What to Expect at Your Meeting of Creditors (341 Meeting)


During every bankruptcy case, it is required that the person filing for bankruptcy attend a meeting called the meeting of creditors, also known as a 341 meeting. This meeting is an opportunity for you to meet with the trustee assigned to your bankruptcy case, who then asks you a serious of questions about the truthfulness of the information you provided the bankruptcy court.

Here’s what you should expect.

Setting Up the Meeting of Creditors

The court first sets up the meeting of creditors between 21 and 40 days after your bankruptcy filing date. It usually takes place in a meeting room at a federal building, such as the Federal Courthouse in Charlotte, or an offsite location. These meetings are held in mass so others filing bankruptcy may appear at the same meeting time as you. Your case will be called in order as it appears on the court’s calendar.

Trustee’s Responsibilities

The bankruptcy trustee is responsible for more than just conducting the meeting of creditors. A trustee must also:

  • Verify your identity
  • Review your bankruptcy paperwork for accuracy
  • Investigate potential bankruptcy fraud
  • Evaluate whether to convert your case to a Chapter 13 bankruptcy
  • Sell nonexempt property for creditors

Paperwork that a trustee looks at includes real estate deeds, car titles, proof of insurance, mortgage and vehicle loan statements and marital settlement agreements and court orders.

Preparing for the 341 Meeting

Before your meeting of creditors, carefully review your bankruptcy petition. If you find something missing or an error, you should contact your attorney to work with you to complete the following:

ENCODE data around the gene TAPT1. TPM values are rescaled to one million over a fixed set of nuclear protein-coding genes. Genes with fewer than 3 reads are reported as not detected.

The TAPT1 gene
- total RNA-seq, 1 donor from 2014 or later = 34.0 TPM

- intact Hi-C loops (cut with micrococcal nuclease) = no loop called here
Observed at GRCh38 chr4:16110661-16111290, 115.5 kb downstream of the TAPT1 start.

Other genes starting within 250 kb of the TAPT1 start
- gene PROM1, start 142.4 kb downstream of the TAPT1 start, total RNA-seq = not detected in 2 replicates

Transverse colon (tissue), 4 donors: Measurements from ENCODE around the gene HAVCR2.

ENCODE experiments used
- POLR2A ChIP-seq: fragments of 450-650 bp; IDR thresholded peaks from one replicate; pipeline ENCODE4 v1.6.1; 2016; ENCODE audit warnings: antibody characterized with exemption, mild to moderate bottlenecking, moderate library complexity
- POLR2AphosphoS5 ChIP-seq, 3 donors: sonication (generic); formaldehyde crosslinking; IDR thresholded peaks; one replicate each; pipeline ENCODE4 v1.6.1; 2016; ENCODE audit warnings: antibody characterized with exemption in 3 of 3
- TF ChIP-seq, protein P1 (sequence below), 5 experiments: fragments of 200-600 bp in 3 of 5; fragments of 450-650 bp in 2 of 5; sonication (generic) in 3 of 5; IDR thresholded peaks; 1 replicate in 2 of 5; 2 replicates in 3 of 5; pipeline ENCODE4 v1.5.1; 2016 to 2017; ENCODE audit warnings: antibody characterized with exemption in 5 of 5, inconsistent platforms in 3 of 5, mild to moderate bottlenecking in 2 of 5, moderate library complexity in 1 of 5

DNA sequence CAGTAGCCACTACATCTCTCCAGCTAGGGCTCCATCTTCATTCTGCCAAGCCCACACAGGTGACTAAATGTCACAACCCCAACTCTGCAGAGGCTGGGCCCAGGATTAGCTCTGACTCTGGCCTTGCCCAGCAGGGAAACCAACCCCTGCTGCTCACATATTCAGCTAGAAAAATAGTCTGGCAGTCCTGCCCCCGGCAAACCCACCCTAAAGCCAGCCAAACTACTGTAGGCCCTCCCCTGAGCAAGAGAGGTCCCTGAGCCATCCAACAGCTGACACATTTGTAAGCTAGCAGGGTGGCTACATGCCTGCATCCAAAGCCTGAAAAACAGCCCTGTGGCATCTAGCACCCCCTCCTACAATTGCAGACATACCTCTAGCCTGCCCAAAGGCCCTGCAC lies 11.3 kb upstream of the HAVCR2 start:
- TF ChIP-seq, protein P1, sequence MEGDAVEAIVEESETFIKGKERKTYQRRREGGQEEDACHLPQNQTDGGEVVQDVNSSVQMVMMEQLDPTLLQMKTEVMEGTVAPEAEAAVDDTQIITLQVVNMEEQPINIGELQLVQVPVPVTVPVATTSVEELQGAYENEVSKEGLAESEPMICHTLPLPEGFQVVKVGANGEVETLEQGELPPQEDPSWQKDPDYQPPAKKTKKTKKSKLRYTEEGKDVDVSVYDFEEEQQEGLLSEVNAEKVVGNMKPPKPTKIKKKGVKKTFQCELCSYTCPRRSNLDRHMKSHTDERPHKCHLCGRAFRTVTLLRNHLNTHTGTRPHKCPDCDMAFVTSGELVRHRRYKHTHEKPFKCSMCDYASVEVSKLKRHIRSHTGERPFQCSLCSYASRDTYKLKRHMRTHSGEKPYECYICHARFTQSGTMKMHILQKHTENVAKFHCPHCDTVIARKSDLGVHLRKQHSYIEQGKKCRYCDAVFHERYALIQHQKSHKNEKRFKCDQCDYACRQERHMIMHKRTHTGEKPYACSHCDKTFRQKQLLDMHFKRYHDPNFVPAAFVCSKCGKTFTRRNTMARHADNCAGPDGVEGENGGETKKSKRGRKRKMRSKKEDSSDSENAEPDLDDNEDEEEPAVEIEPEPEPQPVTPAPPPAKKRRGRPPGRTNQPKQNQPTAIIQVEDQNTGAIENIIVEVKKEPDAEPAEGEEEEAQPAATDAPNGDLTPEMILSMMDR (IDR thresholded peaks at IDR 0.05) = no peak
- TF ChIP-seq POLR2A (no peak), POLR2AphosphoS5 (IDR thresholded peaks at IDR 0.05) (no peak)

• File an amendment before the hearing, or
  • Bring the changes to the trustee’s attention at the very beginning of the hearing.

What to Bring to the Hearing

In order for your meeting to go forward as scheduled, you are required to show up to your hearing with the following:

  • Photo identification
  • Social Security card (or other proof of your Social Security number)
  • Bankruptcy papers
  • Proof of income
  • Recent bank and investment accounts statements

If documentation was required for any of your expenses under the means test, you must bring those documents. Finally, you must take any other documents that the trustee requests in the notice of meeting of creditors.

Meeting of Creditors

The meeting of creditors is held in a meeting room, with no judge present. The trustee runs the hearing, and creditors may attend as well, although in most cases no creditors show up. However, even if the creditors do not show up, they have a right to listen to your meeting that will be recorded. Therefore, you must answer the following questions audibly – out loud – so that the recording can pick up your voice. The trustee will swear you in and ask a series of questions for about 5 to 10 minutes.

Typical questions include:

  • Do you anticipate receiving any tax refunds?
  • Have you transferred any property within the last year?
  • Does anyone else hold property that belongs to you?
  • Do you anticipate receiving an inheritance in the future?
  • Do you have any legal claim for money from a business or another entity?
  • Do you have any possible claims against someone because of a recent accident?
  • Have you made any recent large payments to relatives or creditors?
  • Does anyone owe you money?
  • Do you owe child support or alimony to anyone?
  • How did you value your home in your bankruptcy schedules and statements?

If the trustee is satisfied with your answers, the meeting is closed. If the trustee still has questions, the meeting is continued and a follow-up date is set. If for some reason you don’t attend your meeting of creditors at its scheduled time, the court will likely dismiss your bankruptcy case. The only possible exceptions include medical or family emergencies, serious medical conditions, natural disasters, incarcerations or active military service. You should contact your attorney immediately if it appears that you may not be able to attend your meeting.

If you are planning on filing for bankruptcy, please contact our Belmont bankruptcy lawyer at Taylor Law, PLLC to start building a brighter financial future. Attorney Yansea Taylor can help you collect the right information, fill out your paperwork, remind you of your hearing and much more.

Call or (704) 461-8785 contact us online to schedule a free consultation.

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